The light around the side of the cottage is the most beautiful. Dappled by the trees, the sun streams through onto the patio until late evening, making it the perfect spot to enjoy the peace and quiet. Today, the Spring sunshine only illuminated my brother’s fears, Nanna was beginning to struggle. He’d asked if I would bring my visit forward, and now I knew why.

“Have you managed to bag yourself a handsome chap yet then Maureen? I’m not getting any younger you know. This place should be full of life and laughter again, I want to be here long enough to see your little ones running about on the lawns.” That was the second time she’d called me by my mum’s name. I didn’t correct her, I played along.

“Ahh Nanna, I’m so busy with work that I don’t have time to date a man. And besides, you’ve done too good a job proving we don’t really need men to be happy. Just look at this place, it’s blooming more than ever, all thanks to you.” I leaned forward, smiling.

“Now you listen to me. I always did my fair share when Pop was alive. We were a team, I could never replace him. You’ve got to get yourself a team Maureen, you’ll be much happier.”

Peering over her glasses with a stern look, she continued: “All this work and no family, it isn’t good for you. What if you end up going doo-lally-tap, you’ll be all alone, like me.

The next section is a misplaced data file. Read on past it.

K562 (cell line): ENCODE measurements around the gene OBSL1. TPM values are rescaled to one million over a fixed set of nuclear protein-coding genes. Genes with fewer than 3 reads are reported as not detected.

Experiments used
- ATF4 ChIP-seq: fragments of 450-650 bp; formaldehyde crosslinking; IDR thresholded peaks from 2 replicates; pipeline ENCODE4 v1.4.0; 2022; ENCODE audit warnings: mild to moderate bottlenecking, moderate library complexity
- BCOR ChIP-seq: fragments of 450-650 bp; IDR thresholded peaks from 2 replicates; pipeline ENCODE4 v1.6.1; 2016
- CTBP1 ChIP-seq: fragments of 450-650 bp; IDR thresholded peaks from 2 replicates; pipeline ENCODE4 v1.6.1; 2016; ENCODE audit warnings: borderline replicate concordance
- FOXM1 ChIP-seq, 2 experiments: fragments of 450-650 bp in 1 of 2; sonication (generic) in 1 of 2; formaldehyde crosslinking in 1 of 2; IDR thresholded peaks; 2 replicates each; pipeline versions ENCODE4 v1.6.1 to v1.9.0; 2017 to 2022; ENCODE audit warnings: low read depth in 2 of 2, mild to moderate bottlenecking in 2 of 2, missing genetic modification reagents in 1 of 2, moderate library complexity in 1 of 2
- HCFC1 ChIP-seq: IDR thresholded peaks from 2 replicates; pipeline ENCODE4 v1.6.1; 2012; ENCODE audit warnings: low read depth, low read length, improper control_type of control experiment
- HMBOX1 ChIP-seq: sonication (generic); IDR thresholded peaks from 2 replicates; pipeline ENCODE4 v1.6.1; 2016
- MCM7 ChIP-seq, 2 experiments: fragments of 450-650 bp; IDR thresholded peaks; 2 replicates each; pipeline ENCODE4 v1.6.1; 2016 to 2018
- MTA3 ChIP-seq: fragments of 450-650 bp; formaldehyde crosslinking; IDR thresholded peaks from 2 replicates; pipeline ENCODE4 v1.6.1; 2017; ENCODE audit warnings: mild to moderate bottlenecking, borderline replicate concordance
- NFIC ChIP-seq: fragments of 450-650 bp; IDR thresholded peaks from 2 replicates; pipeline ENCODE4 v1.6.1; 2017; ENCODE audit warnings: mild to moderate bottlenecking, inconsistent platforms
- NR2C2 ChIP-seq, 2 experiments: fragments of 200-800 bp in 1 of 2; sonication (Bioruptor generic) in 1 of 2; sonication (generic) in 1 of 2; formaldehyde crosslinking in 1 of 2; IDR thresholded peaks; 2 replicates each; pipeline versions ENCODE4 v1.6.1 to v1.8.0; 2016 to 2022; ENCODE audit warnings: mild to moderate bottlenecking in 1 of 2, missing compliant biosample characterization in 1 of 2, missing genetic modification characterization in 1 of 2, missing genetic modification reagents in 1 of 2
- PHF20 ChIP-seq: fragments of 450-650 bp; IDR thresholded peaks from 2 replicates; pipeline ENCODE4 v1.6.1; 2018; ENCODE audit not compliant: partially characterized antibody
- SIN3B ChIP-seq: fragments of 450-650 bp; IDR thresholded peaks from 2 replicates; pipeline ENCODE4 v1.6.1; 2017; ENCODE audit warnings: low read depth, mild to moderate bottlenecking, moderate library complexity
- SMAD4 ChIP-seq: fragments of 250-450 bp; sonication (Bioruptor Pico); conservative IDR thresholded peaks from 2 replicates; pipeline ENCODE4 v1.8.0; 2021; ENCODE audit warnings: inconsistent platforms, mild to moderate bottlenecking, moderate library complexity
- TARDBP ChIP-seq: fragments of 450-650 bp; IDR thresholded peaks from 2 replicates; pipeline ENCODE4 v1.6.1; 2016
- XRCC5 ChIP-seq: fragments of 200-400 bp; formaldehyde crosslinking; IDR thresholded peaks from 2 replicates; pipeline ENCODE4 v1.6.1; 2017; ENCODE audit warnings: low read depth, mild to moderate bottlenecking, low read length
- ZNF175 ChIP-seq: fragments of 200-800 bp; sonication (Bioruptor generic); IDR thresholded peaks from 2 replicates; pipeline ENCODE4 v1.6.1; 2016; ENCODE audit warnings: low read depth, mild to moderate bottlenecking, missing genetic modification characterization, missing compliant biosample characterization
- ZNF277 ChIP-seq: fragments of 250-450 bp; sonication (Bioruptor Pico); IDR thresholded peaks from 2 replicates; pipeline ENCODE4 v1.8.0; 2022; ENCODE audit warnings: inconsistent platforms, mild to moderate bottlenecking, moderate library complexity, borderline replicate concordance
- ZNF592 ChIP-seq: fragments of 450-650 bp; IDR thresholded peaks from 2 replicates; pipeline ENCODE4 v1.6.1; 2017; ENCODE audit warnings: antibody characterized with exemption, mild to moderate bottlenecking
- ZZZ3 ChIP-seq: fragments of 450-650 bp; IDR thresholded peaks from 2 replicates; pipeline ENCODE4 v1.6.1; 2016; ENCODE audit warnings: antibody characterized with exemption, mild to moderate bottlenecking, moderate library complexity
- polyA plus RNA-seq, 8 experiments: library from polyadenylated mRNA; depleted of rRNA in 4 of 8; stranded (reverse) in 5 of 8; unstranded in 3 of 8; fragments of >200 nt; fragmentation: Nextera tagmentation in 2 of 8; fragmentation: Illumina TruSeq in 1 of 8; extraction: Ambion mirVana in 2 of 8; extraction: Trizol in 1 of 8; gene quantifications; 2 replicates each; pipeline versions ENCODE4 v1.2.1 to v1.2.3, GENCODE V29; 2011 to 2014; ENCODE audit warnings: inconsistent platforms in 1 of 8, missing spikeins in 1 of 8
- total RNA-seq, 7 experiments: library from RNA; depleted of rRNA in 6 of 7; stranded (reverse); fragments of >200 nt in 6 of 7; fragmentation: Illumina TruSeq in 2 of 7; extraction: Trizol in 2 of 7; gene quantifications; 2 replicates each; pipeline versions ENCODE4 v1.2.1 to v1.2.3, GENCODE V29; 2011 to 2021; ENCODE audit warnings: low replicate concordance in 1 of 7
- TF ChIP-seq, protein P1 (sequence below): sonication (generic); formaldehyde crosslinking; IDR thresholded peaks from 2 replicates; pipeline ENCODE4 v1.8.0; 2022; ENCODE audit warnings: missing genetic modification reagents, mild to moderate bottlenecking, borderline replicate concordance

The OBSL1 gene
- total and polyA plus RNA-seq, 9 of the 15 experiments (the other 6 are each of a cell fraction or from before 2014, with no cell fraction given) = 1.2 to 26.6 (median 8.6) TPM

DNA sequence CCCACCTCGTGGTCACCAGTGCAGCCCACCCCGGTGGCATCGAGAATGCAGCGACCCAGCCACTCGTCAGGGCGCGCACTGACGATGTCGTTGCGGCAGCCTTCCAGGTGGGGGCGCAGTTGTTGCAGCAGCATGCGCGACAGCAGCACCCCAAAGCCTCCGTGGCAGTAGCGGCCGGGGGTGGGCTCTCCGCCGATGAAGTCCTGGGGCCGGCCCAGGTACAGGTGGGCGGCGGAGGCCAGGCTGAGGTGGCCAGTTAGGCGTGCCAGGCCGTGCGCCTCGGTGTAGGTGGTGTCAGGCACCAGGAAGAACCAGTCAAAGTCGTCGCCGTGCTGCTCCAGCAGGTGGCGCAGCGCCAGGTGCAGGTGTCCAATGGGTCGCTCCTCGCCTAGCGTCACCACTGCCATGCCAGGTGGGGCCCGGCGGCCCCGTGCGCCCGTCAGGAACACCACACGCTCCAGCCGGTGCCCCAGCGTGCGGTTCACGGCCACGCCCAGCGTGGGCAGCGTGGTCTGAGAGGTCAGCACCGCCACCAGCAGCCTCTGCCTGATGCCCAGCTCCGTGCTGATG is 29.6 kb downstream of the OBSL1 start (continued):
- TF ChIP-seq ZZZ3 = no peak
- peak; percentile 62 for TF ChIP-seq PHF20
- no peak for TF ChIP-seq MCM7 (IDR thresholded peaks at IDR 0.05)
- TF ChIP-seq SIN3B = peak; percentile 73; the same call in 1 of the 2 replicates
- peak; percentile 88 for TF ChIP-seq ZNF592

“You deserve better Beth, don’t end up on your own, you hear. Make that a priority on your busy schedule.” She took a sip of tea and busied herself buttering a scone.

She knew. She knew her memory was slipping, her coordination slower than before. Even since before Christmas, there was a noticeable change.

“We’re going to have to make all the arrangements soon. I think it’s time you took over the cottage. I’ve spoken to the solicitors….” She was still talking but I was too stunned to hear the words.

“Nanna, why would…. Nanna where are you going?” I looked at her, panicked. Nanna was born here. 6th September 1914. The old tin bath used as a water butt at the bottom of the garden was the one she was dunked in twice a week as a child, in front of the fire by her mother.

As a toddler she had ‘brothers and sisters’ from the cities as evacuation brought scores of children from inner cities to the peace and tranquility of the countryside. Her parents were kind, hard-working people. Her father worked the land for the local country house and her mother a cook, before the children came. The cottage was lined with more than 100 years of family history, births, marriages, and deaths. Nanna had lived alone since Pop succumbed to cancer almost 15 years ago.

“Listen, don’t try and play me for a fool. I know I’m not as able as before. I’m getting clumsy. It’s harder to get up in the mornings. I know when I’m beat, and it’s time I moved on.” She said matter of factly.

“Nanna, don’t be daft. This is your home. Where are you going exactly.” I almost laughed, but knew better of it.

“I’m going to die, probably within the next month or two. I don’t want this place to slip. I’ll expect you’ll have to give notice on your fancy apartment, so we’ll call today 4 weeks notice.” She nodded.